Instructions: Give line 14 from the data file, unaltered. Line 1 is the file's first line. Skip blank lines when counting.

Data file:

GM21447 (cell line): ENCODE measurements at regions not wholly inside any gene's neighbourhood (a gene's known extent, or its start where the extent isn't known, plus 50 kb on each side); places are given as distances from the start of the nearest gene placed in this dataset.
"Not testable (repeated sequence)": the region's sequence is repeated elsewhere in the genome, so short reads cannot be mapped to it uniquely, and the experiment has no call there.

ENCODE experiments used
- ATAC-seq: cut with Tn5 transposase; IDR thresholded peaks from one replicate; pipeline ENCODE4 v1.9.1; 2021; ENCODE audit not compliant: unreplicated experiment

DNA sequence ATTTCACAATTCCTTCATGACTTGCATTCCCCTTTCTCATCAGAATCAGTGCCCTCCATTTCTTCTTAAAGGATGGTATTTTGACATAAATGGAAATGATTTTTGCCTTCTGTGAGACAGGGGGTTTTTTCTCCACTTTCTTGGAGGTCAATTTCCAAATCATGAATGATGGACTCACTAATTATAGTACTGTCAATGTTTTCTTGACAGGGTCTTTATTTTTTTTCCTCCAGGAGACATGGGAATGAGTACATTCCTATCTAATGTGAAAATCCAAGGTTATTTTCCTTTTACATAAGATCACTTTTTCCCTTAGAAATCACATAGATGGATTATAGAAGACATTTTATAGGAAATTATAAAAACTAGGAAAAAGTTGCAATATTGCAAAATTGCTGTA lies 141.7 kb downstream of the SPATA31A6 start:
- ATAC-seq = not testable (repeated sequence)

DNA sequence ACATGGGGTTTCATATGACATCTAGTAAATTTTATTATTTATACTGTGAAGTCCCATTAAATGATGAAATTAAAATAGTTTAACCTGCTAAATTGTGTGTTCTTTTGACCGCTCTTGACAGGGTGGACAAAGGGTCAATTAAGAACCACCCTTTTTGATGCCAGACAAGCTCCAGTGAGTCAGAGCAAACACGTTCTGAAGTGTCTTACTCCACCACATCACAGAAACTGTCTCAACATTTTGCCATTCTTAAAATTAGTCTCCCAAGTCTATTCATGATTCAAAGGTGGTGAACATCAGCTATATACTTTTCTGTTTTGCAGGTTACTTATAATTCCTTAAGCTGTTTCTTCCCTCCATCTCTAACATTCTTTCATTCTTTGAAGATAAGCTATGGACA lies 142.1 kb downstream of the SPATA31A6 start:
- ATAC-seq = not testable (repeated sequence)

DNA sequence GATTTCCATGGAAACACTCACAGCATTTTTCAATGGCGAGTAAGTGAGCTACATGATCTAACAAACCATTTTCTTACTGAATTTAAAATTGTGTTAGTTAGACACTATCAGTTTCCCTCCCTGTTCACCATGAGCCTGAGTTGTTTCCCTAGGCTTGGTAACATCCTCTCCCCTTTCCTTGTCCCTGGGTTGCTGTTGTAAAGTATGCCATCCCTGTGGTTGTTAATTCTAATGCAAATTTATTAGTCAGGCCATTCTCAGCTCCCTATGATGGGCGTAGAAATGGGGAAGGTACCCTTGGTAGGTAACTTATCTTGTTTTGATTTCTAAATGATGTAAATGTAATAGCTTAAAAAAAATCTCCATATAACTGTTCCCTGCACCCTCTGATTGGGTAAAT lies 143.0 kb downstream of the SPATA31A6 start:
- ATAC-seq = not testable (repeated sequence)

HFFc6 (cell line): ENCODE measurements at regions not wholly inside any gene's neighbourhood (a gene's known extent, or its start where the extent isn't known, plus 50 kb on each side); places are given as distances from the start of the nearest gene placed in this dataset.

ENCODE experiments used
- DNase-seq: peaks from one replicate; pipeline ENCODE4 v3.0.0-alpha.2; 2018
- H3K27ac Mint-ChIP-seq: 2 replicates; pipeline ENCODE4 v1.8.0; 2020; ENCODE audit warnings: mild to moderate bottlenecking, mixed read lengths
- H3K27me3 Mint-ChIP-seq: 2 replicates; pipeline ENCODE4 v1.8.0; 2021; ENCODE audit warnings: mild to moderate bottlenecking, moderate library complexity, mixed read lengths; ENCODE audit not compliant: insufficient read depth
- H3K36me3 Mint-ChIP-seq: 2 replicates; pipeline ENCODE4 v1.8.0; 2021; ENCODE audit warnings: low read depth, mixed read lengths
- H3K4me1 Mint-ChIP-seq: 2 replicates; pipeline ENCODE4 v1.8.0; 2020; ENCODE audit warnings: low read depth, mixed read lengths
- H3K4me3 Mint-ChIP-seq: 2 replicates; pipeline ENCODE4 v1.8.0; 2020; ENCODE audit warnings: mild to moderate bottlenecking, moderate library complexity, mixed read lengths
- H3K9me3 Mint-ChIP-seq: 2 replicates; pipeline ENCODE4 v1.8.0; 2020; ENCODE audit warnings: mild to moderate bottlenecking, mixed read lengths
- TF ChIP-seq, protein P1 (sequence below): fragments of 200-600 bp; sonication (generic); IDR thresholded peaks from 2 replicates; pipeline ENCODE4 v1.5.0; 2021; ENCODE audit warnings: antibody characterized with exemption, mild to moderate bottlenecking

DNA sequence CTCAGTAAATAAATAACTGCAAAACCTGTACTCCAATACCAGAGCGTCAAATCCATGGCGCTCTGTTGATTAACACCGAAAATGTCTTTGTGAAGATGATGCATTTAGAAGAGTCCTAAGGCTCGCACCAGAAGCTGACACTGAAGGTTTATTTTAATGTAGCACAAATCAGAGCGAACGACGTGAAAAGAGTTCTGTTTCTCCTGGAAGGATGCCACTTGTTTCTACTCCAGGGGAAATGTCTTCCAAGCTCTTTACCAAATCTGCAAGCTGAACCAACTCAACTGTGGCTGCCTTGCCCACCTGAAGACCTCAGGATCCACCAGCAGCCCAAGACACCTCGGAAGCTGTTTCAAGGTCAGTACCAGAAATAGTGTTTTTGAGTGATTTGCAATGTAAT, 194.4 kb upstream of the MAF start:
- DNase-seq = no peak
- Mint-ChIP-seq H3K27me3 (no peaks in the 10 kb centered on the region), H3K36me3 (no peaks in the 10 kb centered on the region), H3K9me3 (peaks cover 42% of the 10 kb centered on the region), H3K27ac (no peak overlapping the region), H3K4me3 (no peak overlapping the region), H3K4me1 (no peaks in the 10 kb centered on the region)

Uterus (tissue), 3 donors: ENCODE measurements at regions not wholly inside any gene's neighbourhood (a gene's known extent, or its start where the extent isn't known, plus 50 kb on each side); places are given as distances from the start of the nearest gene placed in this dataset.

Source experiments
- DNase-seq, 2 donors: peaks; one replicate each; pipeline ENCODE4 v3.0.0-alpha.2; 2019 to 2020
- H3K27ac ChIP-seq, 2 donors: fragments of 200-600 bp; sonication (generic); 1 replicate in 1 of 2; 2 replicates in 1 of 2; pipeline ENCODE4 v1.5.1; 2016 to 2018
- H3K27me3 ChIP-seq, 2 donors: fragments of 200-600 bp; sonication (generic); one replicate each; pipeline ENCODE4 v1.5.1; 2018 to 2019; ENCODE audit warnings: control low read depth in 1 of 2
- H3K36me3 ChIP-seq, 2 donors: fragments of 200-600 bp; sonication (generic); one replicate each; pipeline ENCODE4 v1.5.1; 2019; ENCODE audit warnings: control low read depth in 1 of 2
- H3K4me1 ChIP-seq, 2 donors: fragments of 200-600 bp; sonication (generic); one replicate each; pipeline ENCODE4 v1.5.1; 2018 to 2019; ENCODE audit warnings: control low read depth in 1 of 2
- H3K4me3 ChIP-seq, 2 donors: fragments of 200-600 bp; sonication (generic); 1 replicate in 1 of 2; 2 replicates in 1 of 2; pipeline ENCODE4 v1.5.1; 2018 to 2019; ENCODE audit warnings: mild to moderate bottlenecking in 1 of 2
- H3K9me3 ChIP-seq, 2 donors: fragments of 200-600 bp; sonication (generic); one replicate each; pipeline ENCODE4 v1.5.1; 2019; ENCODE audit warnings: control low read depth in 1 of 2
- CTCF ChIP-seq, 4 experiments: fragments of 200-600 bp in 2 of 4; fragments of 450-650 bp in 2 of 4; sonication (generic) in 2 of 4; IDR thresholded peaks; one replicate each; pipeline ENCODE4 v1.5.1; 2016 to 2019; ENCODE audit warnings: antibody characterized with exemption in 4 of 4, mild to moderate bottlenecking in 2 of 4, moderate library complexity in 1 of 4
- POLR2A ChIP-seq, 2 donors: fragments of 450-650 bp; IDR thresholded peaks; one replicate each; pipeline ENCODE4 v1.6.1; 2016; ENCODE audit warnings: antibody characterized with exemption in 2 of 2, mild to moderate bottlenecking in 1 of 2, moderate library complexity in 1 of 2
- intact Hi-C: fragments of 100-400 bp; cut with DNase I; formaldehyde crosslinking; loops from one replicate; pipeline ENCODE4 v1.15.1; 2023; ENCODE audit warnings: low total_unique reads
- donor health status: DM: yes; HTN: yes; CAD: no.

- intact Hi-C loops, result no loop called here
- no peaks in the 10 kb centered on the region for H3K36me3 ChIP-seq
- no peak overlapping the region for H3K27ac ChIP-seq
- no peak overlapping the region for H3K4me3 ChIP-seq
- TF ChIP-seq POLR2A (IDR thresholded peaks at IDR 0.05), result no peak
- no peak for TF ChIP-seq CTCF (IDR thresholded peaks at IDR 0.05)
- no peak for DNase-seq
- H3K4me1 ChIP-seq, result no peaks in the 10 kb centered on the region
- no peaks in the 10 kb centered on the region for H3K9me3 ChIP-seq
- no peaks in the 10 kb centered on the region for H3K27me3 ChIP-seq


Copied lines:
- H3K27ac Mint-ChIP-seq: 2 replicates; pipeline ENCODE4 v1.8.0; 2020; ENCODE audit warnings: mild to moderate bottlenecking, mixed read lengths